Country Reports















































Lesson 31: Put Emphatic Words at the End

It's time for anther mini-lesson on a principle of good writing. This principle is # 22 in Strunk and White's famous book, The Elements of Style.

"Place the emphatic words of a sentence at the end."

This principle calls attention to a fact that many writers overlook: In the English language, special prominence is given to the first and last words in a sentence. In other words, words at the beginning or at the end of a sentence carry more "weight" than words in the middle.

A simple example should help make this clear. Imagine that you have written the following sentence.

What you have done, intentionally or not, is emphasize the fact that the gun is in his hand (as opposed to some other place where the gun might be).

Probably, what you meant to emphasize was the fact that he had a gun, in which case you should have placed "gun" at the end of the sentence, like this:

That sentence carries a lot more "punch."

Students often write weak topic sentences because they are unaware of how important word order can be. Don't make this same mistake. Don't bury the "new" or "interesting" element of the sentence somewhere in the middle. Instead, place the "new" element in the final position. Consider these examples.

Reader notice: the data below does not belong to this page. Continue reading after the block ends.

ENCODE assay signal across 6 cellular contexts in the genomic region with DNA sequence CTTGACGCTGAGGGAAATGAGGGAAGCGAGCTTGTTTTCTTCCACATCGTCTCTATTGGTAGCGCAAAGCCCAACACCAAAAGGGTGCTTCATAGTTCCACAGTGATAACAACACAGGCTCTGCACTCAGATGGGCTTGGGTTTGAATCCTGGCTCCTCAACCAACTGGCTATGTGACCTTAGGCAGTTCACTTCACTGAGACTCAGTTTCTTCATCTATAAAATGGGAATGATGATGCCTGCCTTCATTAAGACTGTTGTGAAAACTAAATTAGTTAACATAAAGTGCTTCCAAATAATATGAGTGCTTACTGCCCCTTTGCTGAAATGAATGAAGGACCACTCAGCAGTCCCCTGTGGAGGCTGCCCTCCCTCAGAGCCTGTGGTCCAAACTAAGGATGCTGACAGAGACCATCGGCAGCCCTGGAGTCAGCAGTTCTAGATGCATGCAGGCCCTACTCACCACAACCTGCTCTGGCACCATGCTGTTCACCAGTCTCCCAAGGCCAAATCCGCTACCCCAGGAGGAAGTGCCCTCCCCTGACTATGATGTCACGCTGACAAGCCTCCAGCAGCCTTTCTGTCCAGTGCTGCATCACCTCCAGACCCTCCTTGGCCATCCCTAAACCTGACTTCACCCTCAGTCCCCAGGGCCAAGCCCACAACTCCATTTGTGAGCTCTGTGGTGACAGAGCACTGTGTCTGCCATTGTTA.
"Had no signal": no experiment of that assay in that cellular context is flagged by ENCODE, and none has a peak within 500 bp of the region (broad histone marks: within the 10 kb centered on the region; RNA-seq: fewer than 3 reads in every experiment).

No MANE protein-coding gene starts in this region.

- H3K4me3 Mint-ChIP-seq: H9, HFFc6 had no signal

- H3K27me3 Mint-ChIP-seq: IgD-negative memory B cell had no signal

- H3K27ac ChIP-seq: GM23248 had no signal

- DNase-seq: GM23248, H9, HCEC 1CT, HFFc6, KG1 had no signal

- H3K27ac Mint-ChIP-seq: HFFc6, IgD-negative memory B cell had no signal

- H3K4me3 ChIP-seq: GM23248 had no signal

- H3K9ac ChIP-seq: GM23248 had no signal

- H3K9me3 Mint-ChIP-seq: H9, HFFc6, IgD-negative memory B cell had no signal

Weak "Punchier"
Second, there is a lot of crime in France. Second, in France there is a lot of crime.
Also, the Eiffel tower is another thing that you can see. Another thing you can see is the Eiffel tower.
Third, there are many beautiful places in Algeria. Third, Algeria is known for its natural beauty.
Another thing is that the high cost of food could spoil your vacation.

Another thing that could spoil your vacation is the high cost of food.




Are your topic sentences as "punchy" as they can be?

Can any of them be improved?


Lesson Steps


Take a second look at your topic sentences.

Have you put the new or interesting element last?

Rearage the words, as necessary, in order to make them more "punchy".


2. Congratulations! You're done with this lesson.
Note: My 7th graders who have been studying clause patterns may now better understand why some clauses have "dummy subjects". A dummy subject allows the speaker to juggle the word order in a sentence in order to put the "real subject" at the end of the sentence.